NASA’s Gateway is an orbital outpost that will support astronauts on the Moon. In the future it will be the link between Earth and Mars. At first glance Gateway resembles the International Space Station, but there are a few key differences.
Comparison of Gateway and the ISS
The I.S.S. is designed for astronauts to live on it for months to a year. Gateway isn’t designed for astronauts to live for long durations on it, but to support astronauts who are performing long duration missions on another planet. Astronauts will launch from Earth to Gateway, then a lunar lander will carry them to the lunar surface.
Once on the moon Astronauts will need deliveries of pressurized and unpressurized cargo, supplies, and information to carry out their exploration of the lunar surface. NASA has contracted SpaceX’s dragon capsule to deliver cargo to gateway, that will then be transported to astronauts via a lander. You can imagine astronauts collecting samples of moon rocks, water, and ice crystals, and storing them on Gateway for their return to Earth.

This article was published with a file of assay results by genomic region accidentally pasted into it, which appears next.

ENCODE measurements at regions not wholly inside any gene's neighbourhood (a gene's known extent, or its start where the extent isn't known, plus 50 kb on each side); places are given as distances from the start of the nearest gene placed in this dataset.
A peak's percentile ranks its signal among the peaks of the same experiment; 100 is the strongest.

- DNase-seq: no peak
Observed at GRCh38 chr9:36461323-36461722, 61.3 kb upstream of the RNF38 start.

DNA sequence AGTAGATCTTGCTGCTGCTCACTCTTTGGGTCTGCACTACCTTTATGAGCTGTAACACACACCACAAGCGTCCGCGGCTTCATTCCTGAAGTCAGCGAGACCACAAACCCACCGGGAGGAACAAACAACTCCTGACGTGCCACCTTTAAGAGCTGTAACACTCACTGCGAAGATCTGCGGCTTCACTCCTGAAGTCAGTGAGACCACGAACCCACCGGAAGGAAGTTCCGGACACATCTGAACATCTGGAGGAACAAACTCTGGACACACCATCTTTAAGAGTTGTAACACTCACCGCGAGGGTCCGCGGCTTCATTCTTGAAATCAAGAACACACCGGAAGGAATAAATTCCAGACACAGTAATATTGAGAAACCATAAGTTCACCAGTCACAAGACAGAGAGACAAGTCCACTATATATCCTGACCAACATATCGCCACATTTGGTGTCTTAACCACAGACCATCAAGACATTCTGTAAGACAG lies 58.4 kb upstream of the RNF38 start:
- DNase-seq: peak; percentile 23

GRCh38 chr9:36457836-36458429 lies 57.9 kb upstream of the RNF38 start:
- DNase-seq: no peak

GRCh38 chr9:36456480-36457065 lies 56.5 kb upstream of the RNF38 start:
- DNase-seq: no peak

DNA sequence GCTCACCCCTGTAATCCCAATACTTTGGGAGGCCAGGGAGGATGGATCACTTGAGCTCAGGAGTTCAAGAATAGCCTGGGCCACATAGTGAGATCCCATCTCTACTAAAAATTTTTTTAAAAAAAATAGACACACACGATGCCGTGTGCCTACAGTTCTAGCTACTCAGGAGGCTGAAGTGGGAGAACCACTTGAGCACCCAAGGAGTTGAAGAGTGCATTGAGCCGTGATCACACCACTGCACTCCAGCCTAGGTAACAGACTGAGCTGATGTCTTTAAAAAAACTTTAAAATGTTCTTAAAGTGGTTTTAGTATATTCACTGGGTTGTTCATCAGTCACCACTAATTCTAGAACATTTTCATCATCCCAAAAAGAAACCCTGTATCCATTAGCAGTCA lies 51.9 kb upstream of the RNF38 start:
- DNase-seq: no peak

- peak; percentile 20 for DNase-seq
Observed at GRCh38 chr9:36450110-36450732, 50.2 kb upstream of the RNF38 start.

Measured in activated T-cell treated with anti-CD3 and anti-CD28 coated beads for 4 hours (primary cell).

Illustration of the SpaceX Dragon XL deploying from the Falcon Heavy’s second stage in HEO on its way to the Gateway in lunar orbit. Credit: SpaceX
As astronauts, rovers, and robots travel deeper into space, Gateway will become an essential place to refuel, resupply, and communicate with Earth. Think of it as your only gas station stop on a long road trip.
Amani Garvin is an aerospace engineer, astrophysicist, and aspiring astronaut from East Orange, New Jersey. Her work ranges from studying black holes to tracking greenhouse gases in Earth’s atmosphere.
Currently Amani works at SpaceX on the Dragon Capsule. She is the Creative Director for Astronaut.com where she shares stories of Earth, Mars & Space.